Presentation is loading. Please wait.

Presentation is loading. Please wait.

Presenter name Presenter title Counting The Costs: An Introduction to Financial Aid for Private and Independent Schools Event Date Presenter organization.

Similar presentations


Presentation on theme: "Presenter name Presenter title Counting The Costs: An Introduction to Financial Aid for Private and Independent Schools Event Date Presenter organization."— Presentation transcript:

1 Presenter name Presenter title Counting The Costs: An Introduction to Financial Aid for Private and Independent Schools Event Date Presenter organization

2 2 The “Five Ws” of Financial Aid Who is responsible for paying for my child’s education? What is “financial aid”? Why should I apply for financial aid? When should I start planning? Where should I go for more help?

3 Who is responsible for paying for a child’s education?

4 What is Financial Aid?

5 Grants Financial aid in the form of a grant from a school is not a loan and does not need to be repaid. Need-based School-financed Financial assistance comes from each school’s budget, not from SSS by NAIS or from the government. Other types of help that may be available Loans, monthly payment plans Scholarships What is Financial Aid?

6 Tuition and Financial Aid Landscape Source: National Association of Independent Schools

7 When should I start planning for applying for financial aid for Academic Year ?

8 Make a schedule to meet school deadlines. Most deadlines fall between December – April. Missed deadlines = missed dollars. Make a budget: Add all sources of income (wages, tips, child support, etc.). Subtract all expenses. Improve the bottom-line: Decrease expenses / Increase discretionary income Research full cost of attendance: tuition+ fees+ books+ trips + ? Do your tax returns early. When should I start planning for ?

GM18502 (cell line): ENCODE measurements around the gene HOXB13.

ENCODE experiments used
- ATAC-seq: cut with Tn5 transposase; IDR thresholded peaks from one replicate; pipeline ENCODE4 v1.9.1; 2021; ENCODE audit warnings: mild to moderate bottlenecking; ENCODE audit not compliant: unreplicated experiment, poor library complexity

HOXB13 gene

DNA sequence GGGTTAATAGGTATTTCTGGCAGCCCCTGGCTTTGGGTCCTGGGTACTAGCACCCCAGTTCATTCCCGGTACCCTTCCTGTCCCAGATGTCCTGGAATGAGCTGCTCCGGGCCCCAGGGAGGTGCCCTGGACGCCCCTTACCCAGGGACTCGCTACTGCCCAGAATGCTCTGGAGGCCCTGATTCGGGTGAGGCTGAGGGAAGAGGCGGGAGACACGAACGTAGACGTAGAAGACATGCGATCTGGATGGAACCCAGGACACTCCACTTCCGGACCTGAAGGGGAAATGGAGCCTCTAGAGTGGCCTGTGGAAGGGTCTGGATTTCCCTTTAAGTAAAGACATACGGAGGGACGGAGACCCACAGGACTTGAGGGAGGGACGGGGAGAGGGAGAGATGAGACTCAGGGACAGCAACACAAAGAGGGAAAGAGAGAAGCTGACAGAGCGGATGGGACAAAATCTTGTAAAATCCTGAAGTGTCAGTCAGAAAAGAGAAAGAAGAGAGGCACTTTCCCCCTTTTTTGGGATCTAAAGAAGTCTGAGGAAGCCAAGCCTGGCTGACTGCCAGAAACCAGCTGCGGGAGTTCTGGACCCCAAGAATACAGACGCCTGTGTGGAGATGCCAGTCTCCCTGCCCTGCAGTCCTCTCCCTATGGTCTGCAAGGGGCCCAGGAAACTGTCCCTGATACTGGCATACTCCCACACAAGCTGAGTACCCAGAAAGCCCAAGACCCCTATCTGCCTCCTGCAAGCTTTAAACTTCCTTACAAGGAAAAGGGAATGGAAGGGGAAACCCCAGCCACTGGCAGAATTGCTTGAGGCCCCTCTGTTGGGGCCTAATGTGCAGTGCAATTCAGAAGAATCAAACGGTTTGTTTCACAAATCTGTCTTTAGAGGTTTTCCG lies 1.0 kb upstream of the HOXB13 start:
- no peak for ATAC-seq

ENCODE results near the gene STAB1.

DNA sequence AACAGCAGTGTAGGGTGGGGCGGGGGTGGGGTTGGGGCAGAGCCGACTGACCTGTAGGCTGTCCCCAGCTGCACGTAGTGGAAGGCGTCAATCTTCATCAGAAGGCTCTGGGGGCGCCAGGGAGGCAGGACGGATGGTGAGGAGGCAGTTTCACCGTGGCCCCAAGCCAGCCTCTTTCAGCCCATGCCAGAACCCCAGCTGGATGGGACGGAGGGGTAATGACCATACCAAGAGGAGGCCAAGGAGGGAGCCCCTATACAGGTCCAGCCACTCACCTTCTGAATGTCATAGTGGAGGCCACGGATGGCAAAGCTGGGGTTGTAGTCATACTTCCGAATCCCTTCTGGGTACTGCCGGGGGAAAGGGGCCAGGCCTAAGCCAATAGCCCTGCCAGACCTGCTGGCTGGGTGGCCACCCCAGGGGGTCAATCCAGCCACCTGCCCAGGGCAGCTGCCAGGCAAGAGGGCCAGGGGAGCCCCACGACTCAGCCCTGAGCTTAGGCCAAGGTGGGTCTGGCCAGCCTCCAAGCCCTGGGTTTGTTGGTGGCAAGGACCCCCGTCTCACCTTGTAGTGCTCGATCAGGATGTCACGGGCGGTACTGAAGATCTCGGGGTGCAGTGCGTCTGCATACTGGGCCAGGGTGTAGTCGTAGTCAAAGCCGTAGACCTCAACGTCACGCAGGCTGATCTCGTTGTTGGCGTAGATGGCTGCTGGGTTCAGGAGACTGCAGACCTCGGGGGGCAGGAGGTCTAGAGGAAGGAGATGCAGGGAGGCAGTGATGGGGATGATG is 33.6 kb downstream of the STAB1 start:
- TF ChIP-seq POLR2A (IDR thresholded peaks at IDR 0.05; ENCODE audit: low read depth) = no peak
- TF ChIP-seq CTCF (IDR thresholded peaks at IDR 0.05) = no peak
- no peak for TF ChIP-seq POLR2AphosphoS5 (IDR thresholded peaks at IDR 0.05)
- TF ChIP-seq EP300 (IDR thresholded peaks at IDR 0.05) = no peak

9 Check your school’s financial aid AND admissions deadline – they may be different. Missing deadlines could result in reduced aid or NO aid. DO NOT wait until you have received an admission decision to begin the financial aid process. Plan ahead: Begin collecting documents early. Set personal deadline 2-3 weeks earlier than schools’ deadlines. Allow time to ask questions When should I submit my information?

10 How do I apply for financial aid?

11 Contact the school(s) you are considering for the year. Request financial aid information when you first contact the school for admission information. Collect all the documents you need: Parents’ Financial Statement (PFS) or other aid application School-specific forms Supplementary questionnaires Tax-related documents 1040, W-2s, any additional tax schedules/forms Bank Statements Bills/receipts (i.e. unexpected household, medical expenses ) How do I apply for financial aid?

12 Submit and pay for the Parents’ Financial Statement (PFS) financial aid application - $42 nonrefundable fee (Pay by credit card, direct debit/ACH, PayPal) Mail or upload additional required forms directly to SSS unless the school tells you otherwise.

13 How are financial aid awards calculated?

14 Income (money coming in) minus Expenses (money going out) Assets (what you own) minus Liabilities (what you owe) Family Members (everyone who lives in the house) SSS takes all items into consideration to determine your Discretionary Income. SSS will recommend to the school what portion of your discretionary income is available to pay for education. Each school will verify the information you presented, then calculate their ability to meet your remaining need. How is my financial aid award calculated?